Eating Write



A weekend afternoon saw us amoung a crowd of hungry human beings at the waiting area of a popular restaurant. The irresistible aroma of delicious food wafting in from the restaurant caused my salivary glands to drool and stomach to rumble embarrassingly as my hunger-fatigued mind transported me to my mother’s kitchen, my grandmother’s modest kitchen, and shockingly even my own kitchen.

The husband, who had to distract Sid from ogling at the happy people enjoying their meal on the other side of the glass window, looked dazed as he reminisced on a ‘tasty’ chunk of nostalgia – the ‘pani-puri’ man who skillfully dipped crispy stuffed puffs of ‘puri’ into spiced tamarind water and served a crowd of children with skillful deftness that kept none of his ‘little’ customers waiting but leaving them hungry for more. These street vendors – our childhood stars – got us literally eating out of their bare hands and often made a comeback into our thoughts when hunger pangs caused mental bloating and hallucinations.

After a long wait, we were finally showed into the restaurant and even offered a table with a view.

We are what we eat, says actor, R. Madhavan, in his talk at Radiant Wellness Conclave. Mr. Madhavan, who enrolled himself at an Austrian Wellness Institute that practiced techniques learned and used in India, explains that our stomach is our second brain. Eating healthy is much more than incorporating fruits and vegetables; eating right means ‘drinking’ your food and ‘chewing’ your water. Conditioning the lifestyle that you lead while you eat your food determines what aspect of food is absorbed into your body, as your emotions, success, and your relationships are all dependent on what you eat.

So the next time you indulge in your favorite food and worry about your widening waistline, please remind yourself to chew your food 40 times until your brain short circuits with the exercise and signals you to stop eating or simply make sure that the next time you are at your favorite restaurant, you are given a table with a view – a view of hungry humans ogling at you treating your taste buds to the culinary best.


19 responses »

  1. When the hunger bells ring, the aroma of delicious food that comes in, oh what a torture it is then to wait for the food 😒 I loved your introduction to the post Pranitha!
    Well, regarding the right method of eating and chewing our ancient systems have laid it down beautifully. But now, unfortunately we always seem to be in a hurry to finish off our meal that we hardly pay attention to what we are eating, forget about how many times to chew. 😉😉
    Enjoy your Sunday P🙂

    Liked by 1 person

    • Absolutely, Radhika! The gadgets around us are a constant distraction and most of time we are not even aware of what is going into our systems, at least that is the case with the kids these days.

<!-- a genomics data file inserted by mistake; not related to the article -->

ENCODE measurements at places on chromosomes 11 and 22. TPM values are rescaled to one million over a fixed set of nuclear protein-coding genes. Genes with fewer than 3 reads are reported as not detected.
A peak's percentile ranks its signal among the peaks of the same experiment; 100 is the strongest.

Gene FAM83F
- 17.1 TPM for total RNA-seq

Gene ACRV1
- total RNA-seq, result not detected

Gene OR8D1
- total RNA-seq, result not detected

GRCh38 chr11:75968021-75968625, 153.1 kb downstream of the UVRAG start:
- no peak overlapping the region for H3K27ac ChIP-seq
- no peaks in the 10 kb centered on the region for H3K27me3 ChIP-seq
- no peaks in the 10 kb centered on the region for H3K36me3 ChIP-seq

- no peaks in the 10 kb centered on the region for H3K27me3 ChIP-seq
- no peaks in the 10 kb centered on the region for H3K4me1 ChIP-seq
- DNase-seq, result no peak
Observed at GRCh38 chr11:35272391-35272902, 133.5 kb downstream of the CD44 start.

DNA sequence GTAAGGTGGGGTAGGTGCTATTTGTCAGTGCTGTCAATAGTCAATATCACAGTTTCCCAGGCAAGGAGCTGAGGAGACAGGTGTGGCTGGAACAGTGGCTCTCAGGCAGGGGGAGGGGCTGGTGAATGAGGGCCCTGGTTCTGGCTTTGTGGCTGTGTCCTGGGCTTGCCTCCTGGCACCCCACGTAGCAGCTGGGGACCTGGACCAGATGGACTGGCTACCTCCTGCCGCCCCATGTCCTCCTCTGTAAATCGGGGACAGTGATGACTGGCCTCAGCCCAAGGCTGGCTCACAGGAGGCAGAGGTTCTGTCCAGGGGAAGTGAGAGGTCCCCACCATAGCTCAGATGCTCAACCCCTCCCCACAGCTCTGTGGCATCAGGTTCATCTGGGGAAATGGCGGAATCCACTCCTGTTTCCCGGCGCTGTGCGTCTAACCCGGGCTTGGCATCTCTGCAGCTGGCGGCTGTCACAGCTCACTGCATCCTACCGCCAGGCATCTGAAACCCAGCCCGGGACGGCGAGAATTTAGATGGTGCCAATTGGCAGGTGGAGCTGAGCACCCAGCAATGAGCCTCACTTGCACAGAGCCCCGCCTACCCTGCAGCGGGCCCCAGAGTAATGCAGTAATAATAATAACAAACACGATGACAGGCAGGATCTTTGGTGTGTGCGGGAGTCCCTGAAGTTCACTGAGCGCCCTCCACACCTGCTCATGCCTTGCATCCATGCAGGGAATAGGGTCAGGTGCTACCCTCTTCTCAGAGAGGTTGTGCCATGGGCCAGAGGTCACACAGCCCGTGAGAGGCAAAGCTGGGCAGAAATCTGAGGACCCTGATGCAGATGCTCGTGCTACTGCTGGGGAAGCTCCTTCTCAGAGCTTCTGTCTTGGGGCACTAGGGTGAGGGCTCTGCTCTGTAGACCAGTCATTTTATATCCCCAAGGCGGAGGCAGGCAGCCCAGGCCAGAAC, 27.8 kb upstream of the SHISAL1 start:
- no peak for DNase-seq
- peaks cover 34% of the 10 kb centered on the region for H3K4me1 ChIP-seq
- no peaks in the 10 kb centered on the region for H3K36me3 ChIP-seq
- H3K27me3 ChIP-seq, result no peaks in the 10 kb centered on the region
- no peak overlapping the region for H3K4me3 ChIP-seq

Have a wonderful Sunday, Radhika 🙂

      Liked by 1 person

  2. while it is true it is that ogling at those lucky few on the other side of the glass window embarrasses them, it is also their responsibility to vacate their chairs once they’re through with their orders, as a mark of respectful consideration for those at hunger’s mercy at the other side of the glass pane. in this context, would Madhavan’s technique of chewing water(with all due respects to him) have those lucky to get in and place their orders spending more time at their tables, as those waiting outside, continue to be ravished by hunger and leave them at the mercy of those terrible hormones hunger produces!?

    Liked by 2 people

  3. Hahaha! Amazing post, friend😄
    The part where Sid was being distracted from ogling at other’s food made me burst out laughing. You’re an amazing storyteller!
    You know what though, by the time I reach 32 while chewing, I have no food in my mouth, infact I’ve been asking myself to “chew and chew” but I may just be on 8 and I already lose food from my mouth 😂😂😂😂
    Enjoyed this immensely!

    Liked by 1 person

  4. Hi pranitha,
    It’s always a pleasure to read your posts.
    When the hunger bells ring, it’s but natural for kids to ogle, actually even we adults start peering and glancing with out our knowledge.. Isn’t it? chewing the food, I have also faced similar problems, by the time I come to 25 bites, I have no more food to chew 😁
    Hope your mom is doing fine now.
    Take care.

    Liked by 1 person

  5. Hi Pranitha
    Oh that wait! Truly a torture…
    I love the way you’ve described the pani puri and as I read, it evoked not just nostalgic memories but a minor hunger action in the brain & tummy as well 😉
    I agree with you and the words of moms and grandmas ring yet again…”Chew your food”, “Don’t watch tv whilst eating”. Satiation can be better achieved this way and I think food deserves that! 🙂
    Lovely, lovely article:-)

    Liked by 1 person

    • Thank you and thank you so very much Divya! It gives me immense happiness to know that my write up is worth a read and feedback. Oh so true, we have heard it all our childhood and still get to hear it, but the whole point of chewing your food and its effect on our health after seeing this video got me rethinking my eating ways!
      Glad my write up brought back tasty memories from the past.

      Liked by 1 person

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